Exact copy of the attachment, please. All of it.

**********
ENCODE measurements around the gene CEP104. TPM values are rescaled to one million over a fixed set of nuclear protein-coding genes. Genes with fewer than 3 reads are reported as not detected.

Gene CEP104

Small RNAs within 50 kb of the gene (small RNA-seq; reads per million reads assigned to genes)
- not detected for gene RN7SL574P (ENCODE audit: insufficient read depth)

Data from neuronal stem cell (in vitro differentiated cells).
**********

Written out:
ENCODE measurements around the gene CEP104. TPM values are rescaled to one million over a fixed set of nuclear protein-coding genes. Genes with fewer than 3 reads are reported as not detected.

Gene CEP104

Small RNAs within 50 kb of the gene (small RNA-seq; reads per million reads assigned to genes)
- not detected for gene RN7SL574P (ENCODE audit: insufficient read depth)

Data from neuronal stem cell (in vitro differentiated cells).